Views in brief
Arrested for protesting police brutality
THIS LAST Saturday, I made the mistake of providing the wrong location for a protest against the police killing of Chicago resident Rekia Boyd to my friend Latrel. My mistake had serious consequences.
I told Latrel that the protest would be at Daley Plaza, where I went, only to find that I had the wrong location. Instead of a protest, it was the Chicago Nowruz festival and parade. There was a diverse crowd in attendance, including Korean, Pakistani, Black and Latino people. After calling to get the correct location of the protest, I realized that I did not have Latrel's phone number, so that I could give him the correct location.
Latrel came to Daley Plaza with a group of friends from my neighborhood of Englewood, and almost immediately, he and his friend Michael were pulled out of the crowd by a Chicago police officer and hauled to a police station. Latrel was lucky to be held "only" for five and a half hours. He was released with no charge and no paperwork. He said:
I was detained under a false accusation. When the sergeant asked the arresting officers where the paperwork was, they told him they had misplaced the paperwork, but that they had grabbed me because I was "obstructing justice."
I feel they said obstruction of justice because they didn't have any proper charge for arresting me. That was a bunch of bullshit. As I was going through the procedure, I felt as though I had committed a crime, and that I was a slave.
I was supporting a march for Rekia Boyd and Trayvon Martin. I was harassed by the policeman because I came out of the community to show support for each of the families [of police brutality victims], and then I didn't get a chance to do that. We are all seen as one when we are seen as a threat. It's bad when we come to support this, and then we are looked at as gangbangers--when the biggest gangbangers are the police and the Guardian Angels.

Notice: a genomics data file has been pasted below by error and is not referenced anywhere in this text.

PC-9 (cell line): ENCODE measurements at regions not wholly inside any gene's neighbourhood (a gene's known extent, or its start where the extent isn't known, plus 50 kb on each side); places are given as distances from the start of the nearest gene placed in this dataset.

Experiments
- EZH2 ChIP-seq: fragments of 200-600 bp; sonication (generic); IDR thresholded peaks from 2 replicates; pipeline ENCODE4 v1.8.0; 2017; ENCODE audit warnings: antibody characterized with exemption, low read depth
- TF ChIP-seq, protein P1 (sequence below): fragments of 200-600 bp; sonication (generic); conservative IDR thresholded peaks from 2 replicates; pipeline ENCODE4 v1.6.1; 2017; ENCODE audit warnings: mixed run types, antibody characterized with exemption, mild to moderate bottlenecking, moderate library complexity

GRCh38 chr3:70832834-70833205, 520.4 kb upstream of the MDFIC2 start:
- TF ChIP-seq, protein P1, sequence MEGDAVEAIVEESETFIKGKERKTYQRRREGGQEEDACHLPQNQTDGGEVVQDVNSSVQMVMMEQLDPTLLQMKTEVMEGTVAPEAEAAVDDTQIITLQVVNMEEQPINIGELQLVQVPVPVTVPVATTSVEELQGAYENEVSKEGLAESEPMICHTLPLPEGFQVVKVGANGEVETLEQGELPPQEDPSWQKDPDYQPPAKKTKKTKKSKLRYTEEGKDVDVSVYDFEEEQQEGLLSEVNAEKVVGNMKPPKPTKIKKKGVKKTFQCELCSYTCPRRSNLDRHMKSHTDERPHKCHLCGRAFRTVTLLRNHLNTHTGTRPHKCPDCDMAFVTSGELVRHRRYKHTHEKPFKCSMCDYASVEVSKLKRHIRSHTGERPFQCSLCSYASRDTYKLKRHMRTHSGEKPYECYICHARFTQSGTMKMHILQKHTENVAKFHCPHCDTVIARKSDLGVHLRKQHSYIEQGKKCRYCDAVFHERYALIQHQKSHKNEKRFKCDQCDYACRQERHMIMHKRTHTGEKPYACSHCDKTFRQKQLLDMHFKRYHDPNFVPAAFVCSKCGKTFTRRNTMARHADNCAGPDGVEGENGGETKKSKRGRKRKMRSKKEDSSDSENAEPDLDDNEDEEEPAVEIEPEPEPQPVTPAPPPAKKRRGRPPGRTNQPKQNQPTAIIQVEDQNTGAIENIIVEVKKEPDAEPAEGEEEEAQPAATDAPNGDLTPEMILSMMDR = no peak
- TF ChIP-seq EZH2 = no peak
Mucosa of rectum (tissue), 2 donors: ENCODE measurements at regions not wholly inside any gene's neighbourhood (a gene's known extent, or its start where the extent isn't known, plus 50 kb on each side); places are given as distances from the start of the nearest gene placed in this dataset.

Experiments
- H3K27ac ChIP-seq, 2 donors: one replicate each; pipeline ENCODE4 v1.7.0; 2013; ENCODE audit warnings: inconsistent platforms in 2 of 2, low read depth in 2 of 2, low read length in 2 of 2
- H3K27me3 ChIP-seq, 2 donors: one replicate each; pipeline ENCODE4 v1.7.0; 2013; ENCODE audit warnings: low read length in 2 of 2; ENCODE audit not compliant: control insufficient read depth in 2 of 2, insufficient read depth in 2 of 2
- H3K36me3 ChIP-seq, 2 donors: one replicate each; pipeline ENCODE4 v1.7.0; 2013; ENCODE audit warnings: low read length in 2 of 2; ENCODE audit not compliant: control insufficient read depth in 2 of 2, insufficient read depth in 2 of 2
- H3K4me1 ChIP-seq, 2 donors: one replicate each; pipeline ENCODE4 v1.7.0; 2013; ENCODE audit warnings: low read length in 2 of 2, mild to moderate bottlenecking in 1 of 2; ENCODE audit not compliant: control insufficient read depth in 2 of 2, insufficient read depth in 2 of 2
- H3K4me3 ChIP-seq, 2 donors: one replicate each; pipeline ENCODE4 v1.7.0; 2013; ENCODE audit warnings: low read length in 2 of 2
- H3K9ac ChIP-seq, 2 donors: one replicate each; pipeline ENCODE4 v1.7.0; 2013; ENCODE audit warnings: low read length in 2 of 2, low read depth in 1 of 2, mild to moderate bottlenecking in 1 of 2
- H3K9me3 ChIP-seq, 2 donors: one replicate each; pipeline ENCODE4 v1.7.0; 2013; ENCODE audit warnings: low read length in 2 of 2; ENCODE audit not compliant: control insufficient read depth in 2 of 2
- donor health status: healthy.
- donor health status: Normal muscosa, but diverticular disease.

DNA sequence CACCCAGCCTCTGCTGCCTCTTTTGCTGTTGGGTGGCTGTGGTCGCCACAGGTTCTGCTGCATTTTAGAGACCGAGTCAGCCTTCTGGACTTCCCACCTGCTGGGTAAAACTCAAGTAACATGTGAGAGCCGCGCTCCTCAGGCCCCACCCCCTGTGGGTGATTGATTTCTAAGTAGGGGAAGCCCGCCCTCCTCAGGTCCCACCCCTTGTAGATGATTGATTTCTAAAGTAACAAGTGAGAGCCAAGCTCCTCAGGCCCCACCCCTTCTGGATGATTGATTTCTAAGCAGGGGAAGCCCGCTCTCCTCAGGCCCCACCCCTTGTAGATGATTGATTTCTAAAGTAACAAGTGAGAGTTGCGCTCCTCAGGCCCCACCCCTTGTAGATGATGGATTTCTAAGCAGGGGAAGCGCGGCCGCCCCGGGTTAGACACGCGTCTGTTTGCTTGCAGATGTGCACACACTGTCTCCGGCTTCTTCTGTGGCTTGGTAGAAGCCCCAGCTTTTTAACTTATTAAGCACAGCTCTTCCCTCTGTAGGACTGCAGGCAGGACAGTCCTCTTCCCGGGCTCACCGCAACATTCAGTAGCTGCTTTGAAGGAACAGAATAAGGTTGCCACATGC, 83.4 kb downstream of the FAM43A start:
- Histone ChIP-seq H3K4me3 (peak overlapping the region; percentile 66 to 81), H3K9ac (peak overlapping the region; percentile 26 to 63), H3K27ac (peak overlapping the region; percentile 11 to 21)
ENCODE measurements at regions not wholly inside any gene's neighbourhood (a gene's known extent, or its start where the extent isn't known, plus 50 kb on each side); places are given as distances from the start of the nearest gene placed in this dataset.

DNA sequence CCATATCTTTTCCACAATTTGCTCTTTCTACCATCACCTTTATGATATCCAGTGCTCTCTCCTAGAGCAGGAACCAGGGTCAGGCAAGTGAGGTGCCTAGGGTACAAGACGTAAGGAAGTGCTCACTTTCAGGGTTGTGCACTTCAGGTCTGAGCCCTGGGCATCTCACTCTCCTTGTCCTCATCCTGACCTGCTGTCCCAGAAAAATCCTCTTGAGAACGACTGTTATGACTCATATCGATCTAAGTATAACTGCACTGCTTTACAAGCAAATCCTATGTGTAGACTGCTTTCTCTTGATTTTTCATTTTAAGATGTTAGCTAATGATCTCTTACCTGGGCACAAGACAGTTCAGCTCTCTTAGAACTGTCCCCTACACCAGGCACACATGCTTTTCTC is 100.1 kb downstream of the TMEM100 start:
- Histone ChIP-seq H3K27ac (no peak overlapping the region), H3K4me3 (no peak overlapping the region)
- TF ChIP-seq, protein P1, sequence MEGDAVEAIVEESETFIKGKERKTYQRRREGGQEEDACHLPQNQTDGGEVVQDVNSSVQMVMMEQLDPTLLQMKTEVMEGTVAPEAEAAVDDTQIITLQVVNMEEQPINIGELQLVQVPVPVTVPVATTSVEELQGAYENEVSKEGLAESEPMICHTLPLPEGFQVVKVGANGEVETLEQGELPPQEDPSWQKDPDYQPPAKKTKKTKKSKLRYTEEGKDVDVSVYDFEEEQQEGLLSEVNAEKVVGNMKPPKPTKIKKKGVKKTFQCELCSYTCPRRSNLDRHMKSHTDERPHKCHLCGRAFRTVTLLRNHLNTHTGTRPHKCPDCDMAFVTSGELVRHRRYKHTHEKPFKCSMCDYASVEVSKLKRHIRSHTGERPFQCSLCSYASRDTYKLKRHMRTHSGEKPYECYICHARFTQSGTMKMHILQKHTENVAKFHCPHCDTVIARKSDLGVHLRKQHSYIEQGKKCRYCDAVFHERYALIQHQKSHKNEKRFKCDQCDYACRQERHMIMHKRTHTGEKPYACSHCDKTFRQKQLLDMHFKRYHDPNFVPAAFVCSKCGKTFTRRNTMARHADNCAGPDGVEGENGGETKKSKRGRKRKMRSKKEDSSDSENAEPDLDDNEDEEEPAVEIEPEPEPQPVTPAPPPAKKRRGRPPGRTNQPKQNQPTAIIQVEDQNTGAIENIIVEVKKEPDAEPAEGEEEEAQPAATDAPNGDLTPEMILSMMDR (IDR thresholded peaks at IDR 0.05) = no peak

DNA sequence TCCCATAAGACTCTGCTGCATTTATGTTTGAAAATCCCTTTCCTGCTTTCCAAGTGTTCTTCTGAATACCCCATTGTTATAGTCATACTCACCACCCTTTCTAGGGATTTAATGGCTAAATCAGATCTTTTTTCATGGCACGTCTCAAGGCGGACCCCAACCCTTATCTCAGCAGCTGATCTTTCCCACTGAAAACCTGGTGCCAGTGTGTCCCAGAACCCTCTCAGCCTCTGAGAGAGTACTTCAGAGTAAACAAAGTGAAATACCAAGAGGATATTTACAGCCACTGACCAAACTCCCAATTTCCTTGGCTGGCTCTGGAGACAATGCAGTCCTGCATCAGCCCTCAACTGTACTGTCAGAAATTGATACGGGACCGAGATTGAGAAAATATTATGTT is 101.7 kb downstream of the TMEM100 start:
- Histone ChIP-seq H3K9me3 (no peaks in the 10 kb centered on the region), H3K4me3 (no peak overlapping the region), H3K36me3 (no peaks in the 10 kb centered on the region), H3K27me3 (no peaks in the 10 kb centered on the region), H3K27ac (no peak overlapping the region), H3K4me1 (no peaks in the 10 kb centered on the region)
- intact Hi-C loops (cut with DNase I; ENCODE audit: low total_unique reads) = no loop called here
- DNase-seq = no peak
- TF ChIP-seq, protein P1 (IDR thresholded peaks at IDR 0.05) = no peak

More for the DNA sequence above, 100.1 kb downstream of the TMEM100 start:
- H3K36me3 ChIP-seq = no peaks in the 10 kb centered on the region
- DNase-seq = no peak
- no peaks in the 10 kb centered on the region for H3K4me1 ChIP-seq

Michael, Latrel's friend, had an outstanding warrant out and was held for 72 hours and taken to another police station.
Interestingly, the police didn't charge Michael or even look up his warrant initially. Latrel said that when the officer grabbed him, he told the officer, "I'm here to protest the killing of Rekia Boyd and Travon Martin." According to Latrel, the officer replied, "The only thing you'll be doing is sitting your Black ass in a jail cell...Your ass will not be doing any protesting or marching for no one today. Only marching you'll be doing is from behind a cell."